October 4, 2017 laurelglenbible

When evil strikes fear in to the hearts of people, Christians play a vital role in how far that evil progresses. Evil can scare us, emotionally paralyze us, and sometimes even depress us. So many questions run through our minds when evil strikes, like it did in Las Vegas on October 1, 2017. Questions inevitably come up about God: is He loving? Is He powerful? How could He let this happen? This evil happened while Americans were still recovering from the pain and damage caused by hurricanes Harvey and Irma. To help people process God, evil, and our role in the process, this blog post will seek to address those questions. Before we process, let’s acknowledge that no amount of words will take away the pain of those who were affected by the shooting in Las Vegas. Only God in his sovereignty can ease the heart and breathe hope back into the broken and hopeless.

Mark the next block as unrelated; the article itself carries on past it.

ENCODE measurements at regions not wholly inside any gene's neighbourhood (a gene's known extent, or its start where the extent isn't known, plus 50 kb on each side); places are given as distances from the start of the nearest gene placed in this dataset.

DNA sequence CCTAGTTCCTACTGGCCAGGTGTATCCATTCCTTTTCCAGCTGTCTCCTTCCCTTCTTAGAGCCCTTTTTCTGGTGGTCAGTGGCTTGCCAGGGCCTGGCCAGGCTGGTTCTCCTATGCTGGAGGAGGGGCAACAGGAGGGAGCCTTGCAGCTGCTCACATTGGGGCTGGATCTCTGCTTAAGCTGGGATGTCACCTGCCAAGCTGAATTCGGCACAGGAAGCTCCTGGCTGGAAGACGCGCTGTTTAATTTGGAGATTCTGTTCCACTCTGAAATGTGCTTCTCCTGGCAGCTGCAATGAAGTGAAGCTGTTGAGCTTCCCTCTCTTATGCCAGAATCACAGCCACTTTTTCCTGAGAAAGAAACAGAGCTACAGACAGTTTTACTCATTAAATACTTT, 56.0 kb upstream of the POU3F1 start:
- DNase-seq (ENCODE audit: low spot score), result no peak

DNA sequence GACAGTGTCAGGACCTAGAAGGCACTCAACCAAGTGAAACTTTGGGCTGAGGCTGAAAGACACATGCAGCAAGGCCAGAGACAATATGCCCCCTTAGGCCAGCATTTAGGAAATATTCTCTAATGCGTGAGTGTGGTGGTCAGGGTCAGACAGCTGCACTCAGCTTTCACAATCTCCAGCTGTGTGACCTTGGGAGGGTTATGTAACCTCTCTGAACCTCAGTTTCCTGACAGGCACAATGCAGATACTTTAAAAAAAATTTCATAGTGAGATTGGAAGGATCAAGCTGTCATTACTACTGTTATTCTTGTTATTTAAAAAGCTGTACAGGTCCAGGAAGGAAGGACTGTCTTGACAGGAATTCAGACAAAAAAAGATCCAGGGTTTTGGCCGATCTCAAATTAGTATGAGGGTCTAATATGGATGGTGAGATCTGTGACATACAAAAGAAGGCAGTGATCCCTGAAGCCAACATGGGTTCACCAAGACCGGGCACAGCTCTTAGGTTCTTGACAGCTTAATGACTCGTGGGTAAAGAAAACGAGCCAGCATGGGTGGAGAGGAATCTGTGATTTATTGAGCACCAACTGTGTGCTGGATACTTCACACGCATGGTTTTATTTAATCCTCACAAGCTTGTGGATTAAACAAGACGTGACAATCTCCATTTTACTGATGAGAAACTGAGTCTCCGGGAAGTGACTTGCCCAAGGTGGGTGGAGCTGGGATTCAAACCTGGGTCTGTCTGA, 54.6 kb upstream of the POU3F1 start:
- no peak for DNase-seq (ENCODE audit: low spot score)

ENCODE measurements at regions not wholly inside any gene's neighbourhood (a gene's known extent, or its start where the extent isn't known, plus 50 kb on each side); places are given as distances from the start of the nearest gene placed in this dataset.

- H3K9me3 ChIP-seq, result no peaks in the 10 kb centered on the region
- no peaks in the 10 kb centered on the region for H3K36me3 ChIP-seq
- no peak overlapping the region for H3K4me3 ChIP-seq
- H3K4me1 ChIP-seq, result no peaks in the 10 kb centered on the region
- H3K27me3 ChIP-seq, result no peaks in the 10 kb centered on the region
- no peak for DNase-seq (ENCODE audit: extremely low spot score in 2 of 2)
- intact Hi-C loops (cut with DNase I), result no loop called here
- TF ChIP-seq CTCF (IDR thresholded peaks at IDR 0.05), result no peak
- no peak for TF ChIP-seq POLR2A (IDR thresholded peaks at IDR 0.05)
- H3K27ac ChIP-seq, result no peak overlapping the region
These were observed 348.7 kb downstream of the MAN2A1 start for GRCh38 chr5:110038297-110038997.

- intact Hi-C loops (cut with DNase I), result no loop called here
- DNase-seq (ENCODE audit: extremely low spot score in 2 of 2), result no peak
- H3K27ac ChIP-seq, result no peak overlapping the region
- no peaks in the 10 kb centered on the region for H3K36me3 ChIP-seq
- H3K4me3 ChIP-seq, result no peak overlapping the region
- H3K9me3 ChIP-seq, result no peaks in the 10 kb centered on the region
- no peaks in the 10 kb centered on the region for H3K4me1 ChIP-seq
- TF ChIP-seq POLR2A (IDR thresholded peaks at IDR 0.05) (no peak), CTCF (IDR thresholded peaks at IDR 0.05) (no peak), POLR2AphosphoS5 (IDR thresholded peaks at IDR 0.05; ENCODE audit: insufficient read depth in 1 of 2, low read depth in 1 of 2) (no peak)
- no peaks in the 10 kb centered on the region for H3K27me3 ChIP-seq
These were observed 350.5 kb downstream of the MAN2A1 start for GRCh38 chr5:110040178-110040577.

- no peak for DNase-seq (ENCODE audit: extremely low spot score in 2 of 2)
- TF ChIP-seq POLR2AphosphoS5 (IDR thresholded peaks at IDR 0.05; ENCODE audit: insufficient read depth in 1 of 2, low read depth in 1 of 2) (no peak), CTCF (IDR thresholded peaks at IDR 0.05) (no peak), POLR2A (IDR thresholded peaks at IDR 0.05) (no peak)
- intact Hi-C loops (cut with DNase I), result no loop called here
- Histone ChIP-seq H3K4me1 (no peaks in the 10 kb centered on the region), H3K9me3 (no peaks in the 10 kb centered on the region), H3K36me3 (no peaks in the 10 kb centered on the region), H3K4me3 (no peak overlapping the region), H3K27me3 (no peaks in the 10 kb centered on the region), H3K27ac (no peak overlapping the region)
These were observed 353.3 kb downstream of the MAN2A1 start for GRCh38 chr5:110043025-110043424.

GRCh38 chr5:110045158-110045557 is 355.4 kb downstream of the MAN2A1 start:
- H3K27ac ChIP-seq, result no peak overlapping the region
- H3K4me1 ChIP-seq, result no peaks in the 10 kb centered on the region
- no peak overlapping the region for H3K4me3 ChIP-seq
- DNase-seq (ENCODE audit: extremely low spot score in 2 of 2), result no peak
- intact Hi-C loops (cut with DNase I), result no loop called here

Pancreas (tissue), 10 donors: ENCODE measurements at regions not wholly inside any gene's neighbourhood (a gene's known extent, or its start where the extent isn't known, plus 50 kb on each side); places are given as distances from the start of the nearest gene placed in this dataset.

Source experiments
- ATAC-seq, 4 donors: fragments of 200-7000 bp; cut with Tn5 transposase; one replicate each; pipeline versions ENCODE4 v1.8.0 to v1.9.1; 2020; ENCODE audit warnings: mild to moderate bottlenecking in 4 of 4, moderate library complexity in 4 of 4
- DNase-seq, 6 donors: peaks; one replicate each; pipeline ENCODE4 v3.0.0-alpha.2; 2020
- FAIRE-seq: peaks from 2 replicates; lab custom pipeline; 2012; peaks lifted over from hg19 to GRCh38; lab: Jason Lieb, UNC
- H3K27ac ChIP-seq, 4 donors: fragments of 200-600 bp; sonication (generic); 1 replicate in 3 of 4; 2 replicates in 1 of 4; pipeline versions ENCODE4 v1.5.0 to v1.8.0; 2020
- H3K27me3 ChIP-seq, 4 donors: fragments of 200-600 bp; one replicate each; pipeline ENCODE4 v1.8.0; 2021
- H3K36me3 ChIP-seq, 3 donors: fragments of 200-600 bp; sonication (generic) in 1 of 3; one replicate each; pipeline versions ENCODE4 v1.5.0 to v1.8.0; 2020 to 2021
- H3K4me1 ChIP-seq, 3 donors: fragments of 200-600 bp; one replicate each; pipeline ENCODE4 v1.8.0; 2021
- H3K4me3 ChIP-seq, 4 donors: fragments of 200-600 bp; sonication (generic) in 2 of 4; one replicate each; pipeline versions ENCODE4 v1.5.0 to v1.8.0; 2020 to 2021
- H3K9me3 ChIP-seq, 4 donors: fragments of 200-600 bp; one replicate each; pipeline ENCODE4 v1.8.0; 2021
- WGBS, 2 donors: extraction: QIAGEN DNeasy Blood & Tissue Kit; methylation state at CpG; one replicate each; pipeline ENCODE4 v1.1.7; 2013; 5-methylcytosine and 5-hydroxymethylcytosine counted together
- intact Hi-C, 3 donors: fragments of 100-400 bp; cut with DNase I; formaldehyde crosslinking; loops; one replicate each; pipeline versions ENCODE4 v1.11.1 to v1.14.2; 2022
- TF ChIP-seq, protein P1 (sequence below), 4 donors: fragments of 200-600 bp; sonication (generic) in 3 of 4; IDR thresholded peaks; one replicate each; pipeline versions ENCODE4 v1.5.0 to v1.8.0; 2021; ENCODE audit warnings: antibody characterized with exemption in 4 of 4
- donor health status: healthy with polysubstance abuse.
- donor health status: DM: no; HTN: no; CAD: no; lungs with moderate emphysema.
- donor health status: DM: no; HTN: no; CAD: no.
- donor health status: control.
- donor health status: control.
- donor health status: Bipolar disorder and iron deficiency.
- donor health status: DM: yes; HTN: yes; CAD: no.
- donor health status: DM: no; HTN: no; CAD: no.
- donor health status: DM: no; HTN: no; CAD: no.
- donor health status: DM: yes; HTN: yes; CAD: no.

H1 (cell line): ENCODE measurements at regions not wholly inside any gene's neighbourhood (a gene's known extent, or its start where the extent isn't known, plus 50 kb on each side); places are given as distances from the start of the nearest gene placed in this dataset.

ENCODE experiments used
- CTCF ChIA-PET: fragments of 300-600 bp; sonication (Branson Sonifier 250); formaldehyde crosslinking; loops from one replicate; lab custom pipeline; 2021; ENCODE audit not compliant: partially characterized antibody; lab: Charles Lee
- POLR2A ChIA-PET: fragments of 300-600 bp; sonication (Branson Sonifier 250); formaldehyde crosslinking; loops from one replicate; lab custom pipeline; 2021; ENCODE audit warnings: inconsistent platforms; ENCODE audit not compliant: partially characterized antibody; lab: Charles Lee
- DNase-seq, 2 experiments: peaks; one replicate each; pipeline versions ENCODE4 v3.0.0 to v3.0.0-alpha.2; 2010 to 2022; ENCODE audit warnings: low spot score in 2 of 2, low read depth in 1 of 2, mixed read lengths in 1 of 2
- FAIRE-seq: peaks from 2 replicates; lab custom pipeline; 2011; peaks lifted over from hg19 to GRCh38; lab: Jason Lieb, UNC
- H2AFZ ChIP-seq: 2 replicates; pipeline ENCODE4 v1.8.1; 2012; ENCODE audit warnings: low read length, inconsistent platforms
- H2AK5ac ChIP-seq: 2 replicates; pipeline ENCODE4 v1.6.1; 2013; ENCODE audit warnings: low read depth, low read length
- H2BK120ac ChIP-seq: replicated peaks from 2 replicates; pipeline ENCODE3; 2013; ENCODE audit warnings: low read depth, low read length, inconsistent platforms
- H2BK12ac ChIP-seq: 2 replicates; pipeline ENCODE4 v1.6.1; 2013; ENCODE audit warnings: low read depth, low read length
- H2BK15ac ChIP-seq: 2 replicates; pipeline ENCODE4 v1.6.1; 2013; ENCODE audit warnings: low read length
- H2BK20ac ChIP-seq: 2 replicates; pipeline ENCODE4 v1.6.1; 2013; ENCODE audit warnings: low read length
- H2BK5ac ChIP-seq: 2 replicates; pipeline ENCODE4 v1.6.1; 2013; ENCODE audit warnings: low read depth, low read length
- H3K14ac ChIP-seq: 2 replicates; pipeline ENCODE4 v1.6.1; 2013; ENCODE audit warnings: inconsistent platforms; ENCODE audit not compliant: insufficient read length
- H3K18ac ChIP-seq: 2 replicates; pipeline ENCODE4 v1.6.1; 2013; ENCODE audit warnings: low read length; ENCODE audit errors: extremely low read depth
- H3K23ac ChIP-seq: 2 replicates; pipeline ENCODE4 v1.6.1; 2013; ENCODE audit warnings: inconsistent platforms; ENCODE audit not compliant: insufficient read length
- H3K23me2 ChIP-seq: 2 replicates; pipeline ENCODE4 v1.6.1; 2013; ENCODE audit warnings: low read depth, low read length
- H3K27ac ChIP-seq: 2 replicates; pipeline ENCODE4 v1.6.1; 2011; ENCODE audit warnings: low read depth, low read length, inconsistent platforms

Evil is often misunderstood and because of that, God is often misunderstood as well. First and foremost, evil is not a power that lives outside of God’s control. Rather, evil exists within the control of God’s power. Picture it like this:


In the first example, we see the proper alignment of evil existing within God’s sovereign control. In the second illustration, evil is equal to God and not controlled by God. Evil acts as a type of deity that God cannot control, and thus creates a false teaching called dualism. Evil is also not a being or a person. To define evil in that sense makes God the author of evil. Here is a summary statement of the problem: “If evil were a being, the problem of evil would be insoluble, for then either God made it—and thus he is not all-good—or else God did not make it—and thus he is not the all-powerful creator of all things.”[i] We are simplifying things here to show how to properly frame the reasoning.